Just do what the owners manual tells you, and go to a less greedy shop.

  The items listed all sound reasonable for that mileage.  Don't delay the timing belt replacement. 

  Dealers are no better (or worse) than independent mechanics for almost anything you might need done on your car.  They will almost always charge more per hour and often more for parts and supplies.  They also tend to look at repairs a little different than the independent. 

A dealer may well recommend work that strictly may not be needed, but could be connected to the problem or maybe replace a part when a little repair would fix it ALMOST as good a new.  

There is no need to bring your car to the dealer for any service other than service that is going to be paid for by a recall or original warrantee.  During the warranty period be sure to have all required (as listed in the owner's manual) maintenance done and to document all maintenance work.

I suggest that most people would be better off finding a good independent (Not working for a chain) mechanic.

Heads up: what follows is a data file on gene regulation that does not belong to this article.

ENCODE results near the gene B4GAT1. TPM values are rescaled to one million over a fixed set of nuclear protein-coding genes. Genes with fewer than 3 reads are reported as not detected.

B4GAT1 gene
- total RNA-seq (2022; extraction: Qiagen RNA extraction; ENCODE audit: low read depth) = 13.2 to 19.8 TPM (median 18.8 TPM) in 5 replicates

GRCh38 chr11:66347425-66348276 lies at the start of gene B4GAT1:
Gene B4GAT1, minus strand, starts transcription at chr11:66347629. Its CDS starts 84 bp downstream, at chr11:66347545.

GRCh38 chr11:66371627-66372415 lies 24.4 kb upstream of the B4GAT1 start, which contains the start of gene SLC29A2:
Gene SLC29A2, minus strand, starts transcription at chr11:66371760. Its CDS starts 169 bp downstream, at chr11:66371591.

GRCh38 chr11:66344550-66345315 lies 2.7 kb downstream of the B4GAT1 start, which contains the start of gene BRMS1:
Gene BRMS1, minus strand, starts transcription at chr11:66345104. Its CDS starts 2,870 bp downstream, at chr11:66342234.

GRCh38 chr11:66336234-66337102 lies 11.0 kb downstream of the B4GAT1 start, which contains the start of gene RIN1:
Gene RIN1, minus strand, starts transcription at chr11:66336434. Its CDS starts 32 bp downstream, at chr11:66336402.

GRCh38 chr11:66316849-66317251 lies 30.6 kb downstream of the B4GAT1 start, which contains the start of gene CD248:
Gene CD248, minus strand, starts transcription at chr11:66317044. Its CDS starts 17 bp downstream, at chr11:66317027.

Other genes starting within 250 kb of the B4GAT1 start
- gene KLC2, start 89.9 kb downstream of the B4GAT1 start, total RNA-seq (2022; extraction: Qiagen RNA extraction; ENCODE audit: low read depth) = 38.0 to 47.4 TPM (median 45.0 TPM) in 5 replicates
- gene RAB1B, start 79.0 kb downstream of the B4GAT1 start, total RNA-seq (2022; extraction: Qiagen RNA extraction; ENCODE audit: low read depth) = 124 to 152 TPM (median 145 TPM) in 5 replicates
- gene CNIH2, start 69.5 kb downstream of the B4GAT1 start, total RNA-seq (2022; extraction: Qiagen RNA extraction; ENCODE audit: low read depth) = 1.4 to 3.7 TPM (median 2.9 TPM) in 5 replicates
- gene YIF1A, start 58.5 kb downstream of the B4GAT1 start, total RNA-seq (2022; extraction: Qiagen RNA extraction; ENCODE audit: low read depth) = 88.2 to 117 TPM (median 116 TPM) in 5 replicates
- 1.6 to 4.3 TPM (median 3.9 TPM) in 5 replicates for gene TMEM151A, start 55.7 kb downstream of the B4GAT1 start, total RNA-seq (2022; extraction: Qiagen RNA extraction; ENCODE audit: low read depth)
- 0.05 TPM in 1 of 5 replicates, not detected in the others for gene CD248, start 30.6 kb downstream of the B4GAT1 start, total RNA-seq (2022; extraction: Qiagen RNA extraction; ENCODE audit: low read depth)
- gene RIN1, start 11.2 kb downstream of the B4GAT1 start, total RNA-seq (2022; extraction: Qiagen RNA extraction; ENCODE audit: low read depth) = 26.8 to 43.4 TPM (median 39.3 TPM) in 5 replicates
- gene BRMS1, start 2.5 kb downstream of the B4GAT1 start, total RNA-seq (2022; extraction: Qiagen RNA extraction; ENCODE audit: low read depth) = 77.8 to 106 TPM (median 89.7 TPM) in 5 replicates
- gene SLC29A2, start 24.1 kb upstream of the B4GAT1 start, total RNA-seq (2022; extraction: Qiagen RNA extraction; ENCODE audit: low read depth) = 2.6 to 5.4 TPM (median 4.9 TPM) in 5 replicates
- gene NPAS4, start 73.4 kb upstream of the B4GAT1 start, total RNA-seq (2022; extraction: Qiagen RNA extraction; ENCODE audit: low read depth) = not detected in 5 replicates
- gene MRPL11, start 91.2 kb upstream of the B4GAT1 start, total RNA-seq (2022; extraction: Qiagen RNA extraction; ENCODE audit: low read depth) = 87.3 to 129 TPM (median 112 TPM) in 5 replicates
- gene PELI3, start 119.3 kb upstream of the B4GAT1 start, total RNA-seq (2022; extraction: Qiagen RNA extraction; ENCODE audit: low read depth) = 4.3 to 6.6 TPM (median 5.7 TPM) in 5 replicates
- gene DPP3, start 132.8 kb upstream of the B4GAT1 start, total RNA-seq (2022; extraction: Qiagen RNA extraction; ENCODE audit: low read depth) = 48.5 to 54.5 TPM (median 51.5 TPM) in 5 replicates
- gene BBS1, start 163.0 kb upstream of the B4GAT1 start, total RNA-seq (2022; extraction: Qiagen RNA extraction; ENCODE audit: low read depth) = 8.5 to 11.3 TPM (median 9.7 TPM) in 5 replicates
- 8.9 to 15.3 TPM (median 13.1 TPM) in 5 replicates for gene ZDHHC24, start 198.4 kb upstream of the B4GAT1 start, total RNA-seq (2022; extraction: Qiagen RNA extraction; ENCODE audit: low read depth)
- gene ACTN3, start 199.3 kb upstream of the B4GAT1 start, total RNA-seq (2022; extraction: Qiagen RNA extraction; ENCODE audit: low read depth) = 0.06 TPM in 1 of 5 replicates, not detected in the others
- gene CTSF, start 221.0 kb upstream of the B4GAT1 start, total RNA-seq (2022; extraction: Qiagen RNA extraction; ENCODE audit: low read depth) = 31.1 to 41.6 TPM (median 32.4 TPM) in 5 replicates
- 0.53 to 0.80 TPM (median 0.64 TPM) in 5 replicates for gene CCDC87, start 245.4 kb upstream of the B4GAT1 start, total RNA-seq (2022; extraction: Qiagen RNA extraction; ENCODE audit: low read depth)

Note: Never ever use a quick oil change place. They are fast cheap and very very bad.

I am not a mechanic. But I have had good experience at two metro DC shops. Firestone, on Georgia Avenue in Wheaton, and Butler Automotive, in Rockville.

Last November I had the following done on my 2000 Honda (at 105k) by an independent mechanic, all for about 750$. He told me the dealer would have been a few hundred more. (I’m in Tennessee).
Timing belt replaced
new water pump
two drive belts replaced
radiator flushed
six spark plugs replaced
all fluids topped off
oil/filter changed
air filters changed
tire pressure adjusted

Not related to a 105,000-maintenance, but dealer wanted $269.95 for changing front breaks. I took my 2001 Odyssey - 60,592 miles- to pepboys they quoted me for $150, I changed them myself for $40.
I’m looking into the power steering fluid flush for $119, and front engine mount for $435.13 - both from dealer.
After reading these notes, and the miles on the Odyssey, I will be looking for a good independent mechanic now.

Just wanted to bump this thread and say thanks. Good info.